California Real Estate Fraud Report

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Patterson man sentenced in short sale fraud case

March 5th, 2015 at 8:53am

Agustin Simon, 53, was sentenced to 15 months in federal prison after pleading guilty to conspiring to commit bank fraud with his former real estate agent on a short sale fraud of his property five years ago. Minerva Sanchez, the Realtor®, is already in prison serving a 21-month sentence.

The goal of the short sale fraud was for Simon to keep his home. In 2010, Sanchez recommended that Simon sell his home to Sanchez’ son in a short sale transaction. Simon gave the son $355,000 to make the purchase, which they falsely described was “arm’s length” and that Simon would not be regaining ownership. Sanchez wrote the hardship letter on Simon’s behalf, which was submitted to lenders Tri Counties Bank and Freddie Mac, stating falsely that Simon was unable to make his mortgage and concealing Simon’s other assets and real estate.

In addition to his prison sentence, Agustin Simon, was ordered to pay $421,000 in restitution to the two lenders.

Read the original article in the Modesto Bee.

Oakland woman is 9th person sentenced in Liberty Mortgage mortgage fraud

March 5th, 2015 at 8:38am

Dana Faulkner, 48, was sentenced by U.S. District Judge John A. Mendez to one year in prison for conspiring to commit mail fraud and make false statements in loan applications.

Faulkner acted as an unlicensed real estate agent and loan officer for Liberty Mortgage Co. in Elk Grove. Hoda Samuel, the owner and principal operator of that company and Liberty Real Estate and Investment Co., is serving a 10-year prison sentence after being convicted in January 2013.

Samuel, Faulkner and the other defendants submitted fraudulent loan applications for the sellers’ listed prices. They did this in order to enrich themselves and to pay kickbacks to the home purchasers, which they fraudulently described as payments to make the properties compliant with the Americans with Disabilities Act. The financial institutions lost over $5 million as a result of the mortgage fraud scheme.

The case was prosecuted by Assistant United States Attorneys Philip Ferrari and Todd Pickles of the U.S. Attorney’s Office for the Eastern District of California.

Read the original article in the Sacramento Bee.

Roseville woman convicted in mortgage fraud case

March 5th, 2015 at 8:24am

Roseville resident Rachel Siders, 39, was found guilty of bank fraud, making a false loan application and committing aggravated identity theft, according to a press release by the  U.S. Attorney for the Eastern District of California.

Siders and her co-defendant Theo Adams used the identity of a relative of Adams to take out a HELOC (home equity line of credit) on the relative’s property in 2008. Siders and Adams, who pleaded guilty in this case, submitted fraudulent tax returns and income statements to Washington Mutual Bank, which, as a result, extended a $250,000 loan. Siders, as a notary public, also falsely notarized the loan documents (notary fraud). The loan later defaulted.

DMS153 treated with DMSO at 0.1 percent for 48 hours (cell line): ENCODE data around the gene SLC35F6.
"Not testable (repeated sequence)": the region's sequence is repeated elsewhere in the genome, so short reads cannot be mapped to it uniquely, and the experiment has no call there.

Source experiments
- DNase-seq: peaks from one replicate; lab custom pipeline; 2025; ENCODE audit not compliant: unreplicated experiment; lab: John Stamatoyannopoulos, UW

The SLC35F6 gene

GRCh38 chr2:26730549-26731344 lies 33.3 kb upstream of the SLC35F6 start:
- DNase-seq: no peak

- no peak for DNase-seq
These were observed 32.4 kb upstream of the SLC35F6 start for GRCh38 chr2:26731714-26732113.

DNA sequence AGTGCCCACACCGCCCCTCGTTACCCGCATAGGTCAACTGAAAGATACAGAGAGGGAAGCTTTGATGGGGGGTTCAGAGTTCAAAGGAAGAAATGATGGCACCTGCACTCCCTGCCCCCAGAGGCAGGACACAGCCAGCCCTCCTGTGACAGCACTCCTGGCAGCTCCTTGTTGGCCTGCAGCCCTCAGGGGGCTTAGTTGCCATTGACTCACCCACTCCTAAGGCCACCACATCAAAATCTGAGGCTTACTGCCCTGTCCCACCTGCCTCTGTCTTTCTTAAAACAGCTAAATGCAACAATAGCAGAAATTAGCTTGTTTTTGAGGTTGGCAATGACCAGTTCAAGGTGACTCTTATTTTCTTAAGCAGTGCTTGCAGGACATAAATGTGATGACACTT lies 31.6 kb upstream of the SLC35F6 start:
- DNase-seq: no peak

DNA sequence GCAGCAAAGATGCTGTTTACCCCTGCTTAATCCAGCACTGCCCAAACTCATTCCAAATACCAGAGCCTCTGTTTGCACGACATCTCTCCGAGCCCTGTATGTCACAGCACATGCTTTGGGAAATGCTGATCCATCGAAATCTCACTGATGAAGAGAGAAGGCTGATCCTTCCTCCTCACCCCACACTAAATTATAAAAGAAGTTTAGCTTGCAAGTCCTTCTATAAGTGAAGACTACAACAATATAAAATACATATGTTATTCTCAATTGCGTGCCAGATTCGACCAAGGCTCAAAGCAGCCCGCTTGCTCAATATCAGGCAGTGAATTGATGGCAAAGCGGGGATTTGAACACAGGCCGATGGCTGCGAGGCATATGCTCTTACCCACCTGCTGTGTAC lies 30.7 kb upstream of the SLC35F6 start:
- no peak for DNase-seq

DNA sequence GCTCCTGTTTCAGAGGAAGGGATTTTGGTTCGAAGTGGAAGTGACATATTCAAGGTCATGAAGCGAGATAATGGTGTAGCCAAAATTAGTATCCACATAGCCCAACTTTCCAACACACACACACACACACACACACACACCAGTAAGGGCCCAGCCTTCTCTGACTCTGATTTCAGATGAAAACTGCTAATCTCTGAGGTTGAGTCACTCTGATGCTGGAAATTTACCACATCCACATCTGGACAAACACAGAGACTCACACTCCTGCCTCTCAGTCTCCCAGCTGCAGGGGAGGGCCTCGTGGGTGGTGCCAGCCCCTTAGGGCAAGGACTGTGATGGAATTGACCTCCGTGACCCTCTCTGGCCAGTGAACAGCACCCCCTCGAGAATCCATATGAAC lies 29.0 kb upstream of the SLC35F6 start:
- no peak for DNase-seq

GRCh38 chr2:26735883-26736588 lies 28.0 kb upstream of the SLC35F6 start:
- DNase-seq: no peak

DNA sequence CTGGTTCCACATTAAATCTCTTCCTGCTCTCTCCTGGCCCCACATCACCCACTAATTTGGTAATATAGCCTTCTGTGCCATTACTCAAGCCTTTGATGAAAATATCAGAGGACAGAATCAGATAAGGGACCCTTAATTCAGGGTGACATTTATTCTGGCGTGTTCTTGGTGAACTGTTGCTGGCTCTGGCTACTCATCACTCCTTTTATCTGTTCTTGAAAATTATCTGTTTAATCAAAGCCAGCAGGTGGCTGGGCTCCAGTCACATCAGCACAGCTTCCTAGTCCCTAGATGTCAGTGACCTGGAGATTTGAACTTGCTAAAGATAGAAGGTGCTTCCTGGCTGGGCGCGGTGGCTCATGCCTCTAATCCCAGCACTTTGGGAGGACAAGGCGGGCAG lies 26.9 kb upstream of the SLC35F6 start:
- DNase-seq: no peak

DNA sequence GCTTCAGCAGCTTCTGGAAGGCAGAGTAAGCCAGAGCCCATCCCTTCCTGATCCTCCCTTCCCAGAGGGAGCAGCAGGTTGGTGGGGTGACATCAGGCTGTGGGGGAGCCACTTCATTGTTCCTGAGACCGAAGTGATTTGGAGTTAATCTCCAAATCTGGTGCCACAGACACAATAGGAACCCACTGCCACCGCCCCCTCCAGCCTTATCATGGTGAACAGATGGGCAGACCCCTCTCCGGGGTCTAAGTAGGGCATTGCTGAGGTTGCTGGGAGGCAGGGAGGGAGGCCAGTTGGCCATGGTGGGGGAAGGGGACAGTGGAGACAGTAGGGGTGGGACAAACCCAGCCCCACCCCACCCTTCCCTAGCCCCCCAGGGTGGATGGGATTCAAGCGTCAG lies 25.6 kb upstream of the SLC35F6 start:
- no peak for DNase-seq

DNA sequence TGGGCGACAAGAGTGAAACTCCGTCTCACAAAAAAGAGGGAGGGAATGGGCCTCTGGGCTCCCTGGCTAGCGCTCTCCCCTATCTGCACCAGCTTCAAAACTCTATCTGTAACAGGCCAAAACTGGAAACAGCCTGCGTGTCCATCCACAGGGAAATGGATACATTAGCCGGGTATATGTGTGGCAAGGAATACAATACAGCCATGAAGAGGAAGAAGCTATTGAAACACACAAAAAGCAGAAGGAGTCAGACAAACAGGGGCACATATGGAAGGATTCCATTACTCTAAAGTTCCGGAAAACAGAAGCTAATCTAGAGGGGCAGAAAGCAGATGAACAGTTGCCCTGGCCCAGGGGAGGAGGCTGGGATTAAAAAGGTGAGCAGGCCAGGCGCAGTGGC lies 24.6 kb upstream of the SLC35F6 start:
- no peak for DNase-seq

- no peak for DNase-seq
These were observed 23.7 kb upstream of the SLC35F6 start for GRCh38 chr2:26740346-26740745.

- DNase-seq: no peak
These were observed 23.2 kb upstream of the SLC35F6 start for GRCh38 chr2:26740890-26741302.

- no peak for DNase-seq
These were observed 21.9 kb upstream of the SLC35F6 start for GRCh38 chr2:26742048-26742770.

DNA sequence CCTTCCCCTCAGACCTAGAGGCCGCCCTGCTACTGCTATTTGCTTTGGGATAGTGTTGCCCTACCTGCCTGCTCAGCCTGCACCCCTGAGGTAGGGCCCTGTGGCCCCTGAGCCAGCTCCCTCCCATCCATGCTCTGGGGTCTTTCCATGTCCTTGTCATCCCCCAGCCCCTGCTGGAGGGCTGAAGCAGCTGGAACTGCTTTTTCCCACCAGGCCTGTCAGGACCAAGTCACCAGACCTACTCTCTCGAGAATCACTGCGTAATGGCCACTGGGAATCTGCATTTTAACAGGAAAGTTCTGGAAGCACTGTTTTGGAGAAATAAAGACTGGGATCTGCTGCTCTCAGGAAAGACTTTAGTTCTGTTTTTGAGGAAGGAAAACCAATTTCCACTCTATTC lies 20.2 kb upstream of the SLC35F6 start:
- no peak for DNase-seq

U.S. District Judge John A. Mendez will be sentencing both Rachel Siders and Theo Adams later this year.

Read the original article in the Sacramento Bee.

Addicted to Fraud: JPMorgan Chase

March 3rd, 2015 at 12:23pm

Still not “getting the message” after being part of the $25 billion national mortgage settlement with the 50 state attorneys general for allegations that it robo-signed foreclosure documents, JPMorgan Chase‘s investors are paying the piper again.

Read the full article in National Mortgage News.

Sacramento Realtor® faces bank fraud charges

March 3rd, 2015 at 8:52am

Gabriela Carter, 43,  a Sacramento Realtor®, has been charged with bank fraud in an eight-count indictment.

An FBI investigation resulted in the case, which, according to prosecutors, began when Carter submitted loan applications containing fraudulent information on behalf of her clients, many of whom did not speak English and were unaware of the false statements. At the time the alleged frauds occurred (2007-2008), she was a salesperson with 1st Synergy Real Estate and a principal with 1st American Pacific, a mortgage brokerage.

Read the original article in the Sacramento Bee, Inman and News10.

Elder financial abuse case of former Chase Bank employee moved

March 3rd, 2015 at 8:31am

The case of Alex Ojeda, a 28-year-old Dublin man, who investigators say stole the life savings of 91-year old John “Jack” Magel is being moved to Alameda County Superior Court in Hayward. Judge Christine Moruza rejected a plea deal last month that would have dropped the felony elder financial abuse charge if the defendant agreed to plead guilty to grand theft and served four months in County jail. The grand theft charge would be reduced to a misdemeanor if Ojeda made full restitution to the victims within three years.

Ojeda first told police that Jack Magel had given him the money while Ojeda was a personal banker for Chase Bank, but later admitted that he forged the elderly man’s signature on withdrawal slips and cashier’s checks, stealing a total of $118,000, including a $105,000 certificate of deposit. Jack Magel suffered from both Alzheimer’s Disease and cancer.

Jack Magel‘s family are strongly opposed to Deputy district Attorney Jerry Herman dropping the charges of financial elder abuse against Alex Ojeda and happy that the judge rejected the plea deal. Said son-in-law John Cuthbertson, “I was happy to see the judge stand her ground with what she felt about the elder abuse. I don’t think the court system should be designed as a rubber stamp for what two lawyers want to do to get on with their next case.”

Read the original article in the Contra Costa Times.

Fremont real estate agent sentenced in short sale fraud

February 25th, 2015 at 6:10pm

The following is a press release from the U.S. Attorney’s Office for the Eastern District of California:

FRESNO, Calif. —Minerva Sanchez, 48, of Fremont, was sentenced today by Senior U.S. District Judge Anthony W. Ishii to 21 months in prison for conspiring to commit bank fraud, United States Attorney Benjamin B. Wagner announced.  Sanchez also was ordered to pay restitution to financial institutions in the amount of $421,372.